Warlords Spirit, 6.2 Update

Continuing my discussion on projecting Spirit and mana growth in Warlords

The last time we checked on Warlords mana and projecting how far it would go was after the general raid trinket buffs and the reveal of the BRF raid loot (including two high-Spirit trinkets).  Those two changes had severely accelerated potential Spirit growth from what I initially projected.  Because of that, I went from saying that Spirit was looking to be fine (at launch) to saying that the growth had to be arrested, and that an easy and effective approach would be to simply put less Spirit on trinkets.

Since all that, there have been two more developments:

  • Blizzard, going directly counter to my opinion, further increased the Spirit on BRF trinkets.  Not only through the global 5-ilvl buff, but through a significant Spirit-only buff to the two trinkets I linked above.  The reasons for that have to do with the trinket itemization dilemma I touched on here; I won’t go into them now.
  • Completely reversing course, the datamined 6.2 healer trinkets now have low amounts of Spirit again.  379 at ilvl 695 (or equivalent) on all of them, far less than Autoclave and Talisman.  This is now in line with exactly what I recommended.

So of course the question is, after all this, where did we land?

A Somewhat Convenient Truth

By now you’re probably familiar with the bar graphs from the previous versions of this analysis.  If you’re not, the framework I use is to compute how much total mana a healer will have available to spend, in an encounter of fixed length (I use 6 minutes).  This is to give a more practical and in-context comparison than simply looking at Spirit numbers, although in the Warlords system, Spirit on gear is the only part that varies.  Without further ado:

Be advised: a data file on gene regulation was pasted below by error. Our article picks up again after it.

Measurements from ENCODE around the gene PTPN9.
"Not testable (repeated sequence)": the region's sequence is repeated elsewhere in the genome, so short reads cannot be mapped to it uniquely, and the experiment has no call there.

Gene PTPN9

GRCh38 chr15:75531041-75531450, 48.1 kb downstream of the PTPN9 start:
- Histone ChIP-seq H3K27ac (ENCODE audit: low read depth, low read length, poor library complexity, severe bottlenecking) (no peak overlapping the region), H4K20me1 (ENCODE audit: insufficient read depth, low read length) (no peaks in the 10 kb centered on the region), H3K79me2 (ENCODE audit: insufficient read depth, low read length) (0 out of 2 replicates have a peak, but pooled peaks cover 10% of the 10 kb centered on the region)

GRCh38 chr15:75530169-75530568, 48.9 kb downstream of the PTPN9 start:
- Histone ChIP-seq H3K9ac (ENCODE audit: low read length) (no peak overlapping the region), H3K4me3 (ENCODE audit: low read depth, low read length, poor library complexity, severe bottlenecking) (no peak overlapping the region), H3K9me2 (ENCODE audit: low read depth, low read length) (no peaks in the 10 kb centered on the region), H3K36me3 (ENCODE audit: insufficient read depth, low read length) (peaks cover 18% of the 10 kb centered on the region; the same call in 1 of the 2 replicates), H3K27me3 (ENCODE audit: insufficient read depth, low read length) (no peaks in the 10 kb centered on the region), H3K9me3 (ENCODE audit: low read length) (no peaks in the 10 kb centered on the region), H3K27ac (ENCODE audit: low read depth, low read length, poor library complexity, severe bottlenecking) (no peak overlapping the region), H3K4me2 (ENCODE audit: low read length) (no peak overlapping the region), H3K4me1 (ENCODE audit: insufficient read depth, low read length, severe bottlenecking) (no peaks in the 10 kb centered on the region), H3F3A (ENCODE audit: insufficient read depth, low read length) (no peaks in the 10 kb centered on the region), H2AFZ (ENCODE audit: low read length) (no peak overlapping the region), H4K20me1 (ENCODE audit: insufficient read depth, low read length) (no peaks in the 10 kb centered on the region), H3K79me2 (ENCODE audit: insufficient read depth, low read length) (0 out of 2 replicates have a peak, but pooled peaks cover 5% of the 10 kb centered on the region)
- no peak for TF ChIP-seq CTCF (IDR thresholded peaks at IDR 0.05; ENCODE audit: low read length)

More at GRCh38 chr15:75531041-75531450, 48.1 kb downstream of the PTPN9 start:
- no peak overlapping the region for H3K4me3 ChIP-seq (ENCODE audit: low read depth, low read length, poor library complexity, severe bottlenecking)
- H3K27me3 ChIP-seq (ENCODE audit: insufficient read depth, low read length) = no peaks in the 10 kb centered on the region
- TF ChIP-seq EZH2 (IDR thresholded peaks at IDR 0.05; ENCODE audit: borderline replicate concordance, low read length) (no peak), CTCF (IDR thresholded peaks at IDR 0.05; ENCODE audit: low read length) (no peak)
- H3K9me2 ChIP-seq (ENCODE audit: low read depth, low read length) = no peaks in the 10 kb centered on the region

Screen Shot 2015-04-27 at 1.50.41 AM

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Resto Druids: Haste vs. Mastery

With all the various things I focus on lately, one thing I haven’t been doing often enough is giving play advice and analysis of my favorite class, Resto Druids.  Today I want to give a detailed discussion of one of the topics that has gotten a lot of attention lately–whether our most favored stat should be haste or mastery.  In my Resto Guide I say haste, but don’t have the opportunity in that format to explain the recommendation in detail.  Here, my goal is to work through the question very thoroughly, answer your questions, and see if I can help get you comfortable with a stat decision for this expansion.

The Stats

Mastery increases the bonus from Harmony by 1% per 88 rating.  It is additive with a flat bonus of 16.25% from the baseline effect and raid buff.  Measured against a starting point of having no mastery from gear, each relative 1% increase requires 102.3 mastery rating.  So long as the buff is maintained, it improves all healing other than the Lifebloom bloom, Ysera’s Gift, and Dream of Cenarius.

Haste has two effects.  First, it increases the tick frequency and therefore the total healing per cast (I described the mechanics details here) of any HoT effect by 1% for every 90 points (as of this week).  With Resto’s attunement taken into account, this is 1% every 85.7 points (haste rating is not additive with anything).  Second, it reduces the time it takes to cast all spells by the same amount.

Breaking Down Haste

Because so much of Resto’s healing is in the form of HoTs, haste, above and beyond its cast time and GCD reduction, directly adds healing done to many of our spells.  For most other healers this is a feature generally reserved to non-haste stats, which contributes to my low view of haste for other healers.  For Druids, most heals go against the general rule and increase their output with haste like they do with other stats.  This includes Rejuvenation (except for initial tick), Wild Growth, Lifebloom (except the bloom) and Wild Mushroom.  It also includes a few rarer spells, Force of Nature and Dream of Cenarius, which are essentially throughput increases since they get cast time reductions with no related mana cost.